Professor Gleiman’s academic and research interests include unconventional warfare, organizational theory, and strategy. Ken is the author of several published articles and research papers in Special Operations Journal, Small Wars Journal, Military Review, The Australian, and The Strategist.

Thomas Marks
Thomas Marks

Dr. Thomas A. Marks, Distinguished Professor and Major General Edward G. Lansdale Chair of Irregular Warfighting Strategy, College of International Security Affairs (CISA).  Dr. Marks assumed his present rank and position on 1 July 2016 after 12 years as the founding Chair of the War and Conflict Studies (WACS) Department, as well as Professor of Terrorism, positions he was asked to occupy at CISA following 9-11 as a consequence of his extensive academic and field experience concerning irregular warfare.

A former US government officer who is a member of the editorial board of Small Wars and Insurgencies (London), he previously served as the Oppenheimer Chair of Warfighting Strategy at the Marine Corps University (Quantico) and as a longtime Adjunct Professor at both the Air Force Special Operations School (AFSOS) and the intelligence community’s Sherman Kent School. In 2006, he was named awarded AFSOS Educator of the Year; in 2007, he received the Royal Military Institute of Manitoba “Fellow” Award. A graduate of the United States Military Academy, Dr. Marks completed his doctoral work in his home state of Hawaii, where for 14 years he was Chair and Professor of Social Science at Academy of the Pacific, a private high school, and – for more than two decades – a highly successful cross country and track coach.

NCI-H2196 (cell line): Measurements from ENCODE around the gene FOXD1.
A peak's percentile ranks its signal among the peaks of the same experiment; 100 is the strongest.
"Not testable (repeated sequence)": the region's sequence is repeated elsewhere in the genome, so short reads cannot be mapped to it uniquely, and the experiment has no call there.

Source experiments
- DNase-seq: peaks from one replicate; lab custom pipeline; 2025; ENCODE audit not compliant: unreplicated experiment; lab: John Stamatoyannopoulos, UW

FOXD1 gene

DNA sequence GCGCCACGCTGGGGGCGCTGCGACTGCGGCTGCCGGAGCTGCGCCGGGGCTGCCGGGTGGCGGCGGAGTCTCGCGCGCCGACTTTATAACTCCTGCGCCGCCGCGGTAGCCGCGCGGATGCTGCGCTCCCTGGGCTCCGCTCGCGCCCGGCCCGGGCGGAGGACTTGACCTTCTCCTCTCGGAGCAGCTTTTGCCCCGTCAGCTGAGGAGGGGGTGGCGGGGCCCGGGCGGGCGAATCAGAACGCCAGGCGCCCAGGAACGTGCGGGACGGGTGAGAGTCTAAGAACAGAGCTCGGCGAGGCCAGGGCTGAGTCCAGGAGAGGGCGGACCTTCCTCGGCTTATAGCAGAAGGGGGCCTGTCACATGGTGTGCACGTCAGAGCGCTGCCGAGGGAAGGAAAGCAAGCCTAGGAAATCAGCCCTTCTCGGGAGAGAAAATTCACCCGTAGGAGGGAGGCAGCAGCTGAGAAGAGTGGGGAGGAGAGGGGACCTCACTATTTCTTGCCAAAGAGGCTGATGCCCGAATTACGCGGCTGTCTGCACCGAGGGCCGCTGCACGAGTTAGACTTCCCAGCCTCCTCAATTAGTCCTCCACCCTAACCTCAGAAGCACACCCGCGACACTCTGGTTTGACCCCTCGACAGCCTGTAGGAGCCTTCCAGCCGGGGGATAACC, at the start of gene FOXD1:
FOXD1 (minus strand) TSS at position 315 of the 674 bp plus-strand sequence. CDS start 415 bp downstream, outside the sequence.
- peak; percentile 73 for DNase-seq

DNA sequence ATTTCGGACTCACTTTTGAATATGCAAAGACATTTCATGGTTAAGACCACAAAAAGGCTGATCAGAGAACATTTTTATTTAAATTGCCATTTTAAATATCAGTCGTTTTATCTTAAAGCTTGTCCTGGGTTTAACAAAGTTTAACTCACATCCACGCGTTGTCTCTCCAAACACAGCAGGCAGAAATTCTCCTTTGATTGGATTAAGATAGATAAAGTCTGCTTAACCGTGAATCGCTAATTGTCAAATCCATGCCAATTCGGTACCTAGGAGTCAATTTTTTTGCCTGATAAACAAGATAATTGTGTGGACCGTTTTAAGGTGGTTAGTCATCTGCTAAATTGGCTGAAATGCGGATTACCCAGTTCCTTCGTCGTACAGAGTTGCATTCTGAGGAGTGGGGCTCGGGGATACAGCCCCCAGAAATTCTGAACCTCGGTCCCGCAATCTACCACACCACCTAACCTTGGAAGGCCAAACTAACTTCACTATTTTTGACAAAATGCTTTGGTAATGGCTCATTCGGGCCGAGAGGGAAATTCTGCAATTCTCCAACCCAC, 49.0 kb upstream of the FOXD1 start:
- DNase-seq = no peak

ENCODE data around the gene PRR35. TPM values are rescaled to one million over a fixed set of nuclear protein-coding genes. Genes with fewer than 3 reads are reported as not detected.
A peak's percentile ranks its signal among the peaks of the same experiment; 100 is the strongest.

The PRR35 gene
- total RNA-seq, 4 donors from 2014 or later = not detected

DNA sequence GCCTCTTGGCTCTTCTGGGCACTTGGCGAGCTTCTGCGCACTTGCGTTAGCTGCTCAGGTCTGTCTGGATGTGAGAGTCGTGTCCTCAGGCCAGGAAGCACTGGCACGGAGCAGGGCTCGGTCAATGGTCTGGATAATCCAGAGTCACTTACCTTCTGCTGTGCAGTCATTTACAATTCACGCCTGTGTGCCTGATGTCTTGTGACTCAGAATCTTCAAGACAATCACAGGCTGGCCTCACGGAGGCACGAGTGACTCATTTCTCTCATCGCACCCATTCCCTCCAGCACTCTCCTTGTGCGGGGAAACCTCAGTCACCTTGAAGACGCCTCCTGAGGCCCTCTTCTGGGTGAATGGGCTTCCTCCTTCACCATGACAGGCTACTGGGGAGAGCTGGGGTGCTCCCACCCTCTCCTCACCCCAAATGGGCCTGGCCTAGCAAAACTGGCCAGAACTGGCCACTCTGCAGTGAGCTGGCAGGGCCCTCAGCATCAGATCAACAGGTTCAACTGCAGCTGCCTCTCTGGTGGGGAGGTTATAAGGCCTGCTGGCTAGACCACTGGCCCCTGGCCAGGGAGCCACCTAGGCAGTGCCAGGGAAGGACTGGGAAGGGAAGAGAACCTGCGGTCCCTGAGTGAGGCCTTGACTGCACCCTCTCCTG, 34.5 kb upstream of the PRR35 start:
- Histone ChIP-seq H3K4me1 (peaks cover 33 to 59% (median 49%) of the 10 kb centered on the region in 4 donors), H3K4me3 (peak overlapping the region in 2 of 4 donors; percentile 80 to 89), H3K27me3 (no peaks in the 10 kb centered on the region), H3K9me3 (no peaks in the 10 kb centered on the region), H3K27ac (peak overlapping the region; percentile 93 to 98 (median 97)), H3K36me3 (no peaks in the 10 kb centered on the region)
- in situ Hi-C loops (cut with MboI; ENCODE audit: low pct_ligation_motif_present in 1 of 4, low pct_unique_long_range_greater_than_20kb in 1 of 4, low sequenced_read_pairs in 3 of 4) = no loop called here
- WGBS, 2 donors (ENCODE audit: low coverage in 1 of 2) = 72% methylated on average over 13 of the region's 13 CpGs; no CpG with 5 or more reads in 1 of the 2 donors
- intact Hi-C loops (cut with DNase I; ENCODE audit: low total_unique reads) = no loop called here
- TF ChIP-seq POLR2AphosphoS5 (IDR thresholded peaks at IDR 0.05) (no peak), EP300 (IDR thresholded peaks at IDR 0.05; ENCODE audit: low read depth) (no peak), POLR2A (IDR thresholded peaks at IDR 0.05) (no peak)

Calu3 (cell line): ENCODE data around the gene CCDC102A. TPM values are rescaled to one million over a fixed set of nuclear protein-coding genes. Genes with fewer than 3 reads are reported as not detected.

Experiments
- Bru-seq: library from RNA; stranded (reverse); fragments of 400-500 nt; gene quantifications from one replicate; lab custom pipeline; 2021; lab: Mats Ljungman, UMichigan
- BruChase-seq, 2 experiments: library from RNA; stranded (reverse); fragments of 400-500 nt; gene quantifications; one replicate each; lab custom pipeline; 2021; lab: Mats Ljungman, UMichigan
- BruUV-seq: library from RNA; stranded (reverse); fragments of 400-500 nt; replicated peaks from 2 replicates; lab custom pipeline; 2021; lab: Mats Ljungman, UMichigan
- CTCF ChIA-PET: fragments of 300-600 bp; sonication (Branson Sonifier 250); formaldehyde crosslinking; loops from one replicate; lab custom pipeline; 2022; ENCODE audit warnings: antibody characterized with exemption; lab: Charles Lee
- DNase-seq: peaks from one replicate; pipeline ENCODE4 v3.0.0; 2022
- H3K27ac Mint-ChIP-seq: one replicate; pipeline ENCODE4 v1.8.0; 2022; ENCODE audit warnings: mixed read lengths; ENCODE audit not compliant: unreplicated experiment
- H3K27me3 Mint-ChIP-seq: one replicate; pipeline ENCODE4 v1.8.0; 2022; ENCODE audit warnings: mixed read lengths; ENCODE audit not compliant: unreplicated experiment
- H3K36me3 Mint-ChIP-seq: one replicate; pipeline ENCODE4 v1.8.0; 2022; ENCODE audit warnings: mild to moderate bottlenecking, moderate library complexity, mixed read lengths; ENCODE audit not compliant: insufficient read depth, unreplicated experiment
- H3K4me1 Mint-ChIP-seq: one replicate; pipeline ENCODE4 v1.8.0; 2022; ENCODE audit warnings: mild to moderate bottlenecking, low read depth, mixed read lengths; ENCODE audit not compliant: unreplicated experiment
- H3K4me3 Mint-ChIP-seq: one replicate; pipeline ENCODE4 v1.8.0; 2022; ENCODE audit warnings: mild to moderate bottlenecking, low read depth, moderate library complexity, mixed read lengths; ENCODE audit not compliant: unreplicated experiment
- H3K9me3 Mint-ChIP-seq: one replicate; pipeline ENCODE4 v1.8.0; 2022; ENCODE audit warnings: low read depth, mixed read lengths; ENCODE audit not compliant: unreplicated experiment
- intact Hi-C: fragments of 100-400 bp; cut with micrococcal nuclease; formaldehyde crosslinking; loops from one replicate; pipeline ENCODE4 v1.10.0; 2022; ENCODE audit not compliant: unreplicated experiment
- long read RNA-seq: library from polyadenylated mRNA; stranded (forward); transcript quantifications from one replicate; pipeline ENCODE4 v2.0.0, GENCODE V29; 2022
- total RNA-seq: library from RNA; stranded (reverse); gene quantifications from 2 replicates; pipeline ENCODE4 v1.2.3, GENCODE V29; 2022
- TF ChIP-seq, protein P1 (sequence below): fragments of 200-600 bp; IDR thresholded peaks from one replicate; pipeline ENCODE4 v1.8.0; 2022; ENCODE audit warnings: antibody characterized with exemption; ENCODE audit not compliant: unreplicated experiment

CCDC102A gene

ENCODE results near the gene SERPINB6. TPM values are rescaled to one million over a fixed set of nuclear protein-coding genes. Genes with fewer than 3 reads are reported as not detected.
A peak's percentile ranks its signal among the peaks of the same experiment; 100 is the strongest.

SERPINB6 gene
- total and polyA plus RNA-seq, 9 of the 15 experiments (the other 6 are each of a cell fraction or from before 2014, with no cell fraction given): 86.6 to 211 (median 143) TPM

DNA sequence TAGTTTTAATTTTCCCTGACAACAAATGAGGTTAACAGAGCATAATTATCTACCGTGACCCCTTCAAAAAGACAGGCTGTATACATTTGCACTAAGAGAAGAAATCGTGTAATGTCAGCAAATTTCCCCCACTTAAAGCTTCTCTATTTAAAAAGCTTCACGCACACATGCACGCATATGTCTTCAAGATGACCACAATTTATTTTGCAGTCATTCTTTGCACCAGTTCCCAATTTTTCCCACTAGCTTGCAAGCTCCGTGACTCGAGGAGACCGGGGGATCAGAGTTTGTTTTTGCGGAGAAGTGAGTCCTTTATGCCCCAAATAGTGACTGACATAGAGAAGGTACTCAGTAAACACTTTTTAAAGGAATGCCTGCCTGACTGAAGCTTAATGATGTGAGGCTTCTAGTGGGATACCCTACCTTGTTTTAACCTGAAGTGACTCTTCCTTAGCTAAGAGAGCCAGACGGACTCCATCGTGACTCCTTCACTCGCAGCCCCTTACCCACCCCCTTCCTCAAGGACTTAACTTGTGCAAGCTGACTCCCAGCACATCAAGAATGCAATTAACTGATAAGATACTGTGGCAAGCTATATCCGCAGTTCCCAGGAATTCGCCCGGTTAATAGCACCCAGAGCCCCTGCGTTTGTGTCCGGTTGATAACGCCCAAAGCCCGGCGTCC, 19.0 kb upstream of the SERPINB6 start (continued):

He has authored hundreds of publications. His most recent books, both edited volumes, are the People’s War: Variants and Responses (2018) and Perspectives on the American Way of War: The U.S. Experience in Irregular Combat (2019). He was awarded the Military Medal “Faith in the Cause” on 28 July 2014 by the Colombian Army for contributions to the country’s counterinsurgency effort, and in 2016 received a MINERVA grant to pursue fieldwork on the topic of female combatant motivation in the Nepali Maoist insurgency. Appropriate publications have followed. Most recently, his co-authored article (with CISA’s Dr. David Ucko), “Violence in Context: Mapping the Strategies and Operational Art of Irregular Warfare,” Contemporary Security Policy (February 2018), received the Bernard Brodie Prize 2019 for the best 2018 article. It may be added in passing that during the heyday of Soldier of Fortune, Marks was for a decade the magazine’s Chief Foreign Correspondent.